The art of the Huichol Indians of Nayarit and Jalisco reflects the importance of peyote ritual in their culture. Detailed descriptions of the peyote ceremony abound for this group. Interestingly, the Huichol make repeated pilgrimages to their sacred homeland, Wirikúta, in the Mexican state of San Luis Potosi, to collect the plant. They call Wirikúta their homeland but state that they come from even further north, and that area is in the state of Coahuila, just south of the Rio Grande from the Lower Pecos and South Texas Plains regions.

Medicinal Applications. Dozens of medicinal applications have been attributed to peyote. Taken in small doses, peyote is a mild stimulant and reduces appetite. The medical uses of peyote rest on a fairly sound biochemical foundation. Peyote contains peyocactin, a water soluble, crystalline substance that possesses antiseptic/antibiotic properties against many types of bacteria. Another constituent of peyote, hordenine, inhibits the growth of several strains of Staphylococcus bacteria that are otherwise resistant to penicillin. Small wonder that peyote was consumed or applied in small doses for a variety of cures. The Tarahumara applied masticated peyote to bites, burns, wounds, and aching muscles. Tarahumara runners chewed fragments of buttons during their epic foot races, which usually spanned long distances from village to village, often exceeding 50 miles. The peyote strengthened them and kept evil forces at bay (Bye 1979; Lumholtz 1902). It was also used as a topical application to treat fractures (Pennington 1963), and Tepehuan distance runners rubbed peyote salve on their legs to strengthen them for the race (Pennington 1969). The Kiowa used peyote for treating the flu, scarlet fever, tuberculosis, and venereal disease (Vestal and Schultes 1939: 43).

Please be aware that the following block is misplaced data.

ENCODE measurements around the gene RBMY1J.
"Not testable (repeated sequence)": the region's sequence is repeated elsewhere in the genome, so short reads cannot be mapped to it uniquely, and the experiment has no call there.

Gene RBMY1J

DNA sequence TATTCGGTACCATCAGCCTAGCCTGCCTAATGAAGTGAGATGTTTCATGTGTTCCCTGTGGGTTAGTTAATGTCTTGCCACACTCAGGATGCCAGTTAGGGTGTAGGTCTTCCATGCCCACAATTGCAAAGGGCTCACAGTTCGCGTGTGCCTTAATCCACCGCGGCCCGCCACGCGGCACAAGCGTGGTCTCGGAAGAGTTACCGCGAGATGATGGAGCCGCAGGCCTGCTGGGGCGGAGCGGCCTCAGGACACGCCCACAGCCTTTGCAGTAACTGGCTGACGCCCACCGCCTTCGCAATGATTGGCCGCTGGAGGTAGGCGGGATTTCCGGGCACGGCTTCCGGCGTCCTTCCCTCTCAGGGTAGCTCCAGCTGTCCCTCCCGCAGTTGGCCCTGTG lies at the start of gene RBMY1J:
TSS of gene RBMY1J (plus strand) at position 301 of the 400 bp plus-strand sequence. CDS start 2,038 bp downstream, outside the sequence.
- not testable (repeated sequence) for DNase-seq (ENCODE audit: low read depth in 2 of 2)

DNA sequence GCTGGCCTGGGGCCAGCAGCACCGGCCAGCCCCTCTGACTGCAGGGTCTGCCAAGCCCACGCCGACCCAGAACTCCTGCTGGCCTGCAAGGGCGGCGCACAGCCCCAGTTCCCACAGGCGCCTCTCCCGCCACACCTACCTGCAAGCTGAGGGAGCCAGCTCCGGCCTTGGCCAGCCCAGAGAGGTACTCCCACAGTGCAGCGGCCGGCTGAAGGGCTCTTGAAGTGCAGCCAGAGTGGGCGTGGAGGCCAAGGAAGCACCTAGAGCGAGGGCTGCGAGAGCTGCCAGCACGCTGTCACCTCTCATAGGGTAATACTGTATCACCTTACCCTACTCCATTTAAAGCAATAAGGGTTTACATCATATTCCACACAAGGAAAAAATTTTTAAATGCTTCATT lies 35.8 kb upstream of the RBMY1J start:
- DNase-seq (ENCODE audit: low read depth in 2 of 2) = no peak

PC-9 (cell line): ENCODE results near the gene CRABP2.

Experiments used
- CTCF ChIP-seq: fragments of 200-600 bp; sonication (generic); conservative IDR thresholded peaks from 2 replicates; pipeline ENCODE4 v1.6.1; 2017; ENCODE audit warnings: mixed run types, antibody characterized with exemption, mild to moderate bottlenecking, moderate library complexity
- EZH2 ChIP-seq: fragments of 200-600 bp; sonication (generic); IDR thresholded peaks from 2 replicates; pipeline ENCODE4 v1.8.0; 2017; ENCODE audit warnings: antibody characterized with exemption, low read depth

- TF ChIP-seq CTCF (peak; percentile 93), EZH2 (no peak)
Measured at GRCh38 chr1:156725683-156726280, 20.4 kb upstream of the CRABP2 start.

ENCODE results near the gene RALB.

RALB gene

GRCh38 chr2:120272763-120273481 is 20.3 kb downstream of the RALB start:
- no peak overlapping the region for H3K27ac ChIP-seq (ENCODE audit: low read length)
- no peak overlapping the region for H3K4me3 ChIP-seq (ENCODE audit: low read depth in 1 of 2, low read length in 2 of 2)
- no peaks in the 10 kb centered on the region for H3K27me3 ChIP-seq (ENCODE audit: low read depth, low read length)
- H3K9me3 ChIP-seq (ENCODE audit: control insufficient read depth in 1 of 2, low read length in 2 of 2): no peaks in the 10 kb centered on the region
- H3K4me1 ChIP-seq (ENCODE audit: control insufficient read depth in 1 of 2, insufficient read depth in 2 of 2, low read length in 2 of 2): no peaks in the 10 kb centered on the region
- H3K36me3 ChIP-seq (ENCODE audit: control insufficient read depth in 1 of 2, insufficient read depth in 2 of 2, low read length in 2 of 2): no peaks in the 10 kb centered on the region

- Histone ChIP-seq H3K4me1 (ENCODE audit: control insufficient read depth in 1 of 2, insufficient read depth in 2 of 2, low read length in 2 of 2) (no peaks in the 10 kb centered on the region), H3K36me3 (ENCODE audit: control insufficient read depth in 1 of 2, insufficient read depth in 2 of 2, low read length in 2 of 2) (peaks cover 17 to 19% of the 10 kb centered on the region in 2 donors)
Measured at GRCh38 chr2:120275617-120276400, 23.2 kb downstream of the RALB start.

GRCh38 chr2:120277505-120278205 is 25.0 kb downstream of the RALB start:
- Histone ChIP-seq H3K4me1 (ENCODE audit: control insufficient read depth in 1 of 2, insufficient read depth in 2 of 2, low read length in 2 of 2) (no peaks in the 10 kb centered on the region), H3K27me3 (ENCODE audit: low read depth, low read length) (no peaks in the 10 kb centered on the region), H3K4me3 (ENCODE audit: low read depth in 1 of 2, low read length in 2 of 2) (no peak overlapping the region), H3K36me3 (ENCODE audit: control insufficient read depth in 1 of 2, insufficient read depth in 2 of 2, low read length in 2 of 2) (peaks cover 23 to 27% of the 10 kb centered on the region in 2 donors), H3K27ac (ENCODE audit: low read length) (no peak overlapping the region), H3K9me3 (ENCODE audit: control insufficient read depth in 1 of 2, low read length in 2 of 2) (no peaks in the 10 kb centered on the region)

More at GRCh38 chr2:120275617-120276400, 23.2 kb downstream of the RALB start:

(This entry benefited from gracious comments and technical assistance by Dr. Martin Terry, Sul Ross State University, Alpine, Texas.)



Anderson, Edward F.
1996 Peyote: The Divine Cactus. 2nd ed. University of Arizona Press, Tucson.

Boyd, Carolyn E.
1996 Shamanic Journeys into the Otherworld of the Archaic Chichimec. Latin American Antiquity 7(2):152-164.

2003 The Rock Art of the Lower Pecos. Texas A&M University Press. College Station, Texas.

Boyd, Carolyn E. and J. Philip Dering
1996 Medicinal and Hallucinogenic Plants Identified in the Sediments and the Pictographs of the Lower Pecos, Texas Archaic. Antiquity 70(268):256- 275.

Bruhn, Jan G. and Bo Holmstedt
1974 Early Peyote Research -- an Interdisciplinary Study. Economic Botany 28:353-390.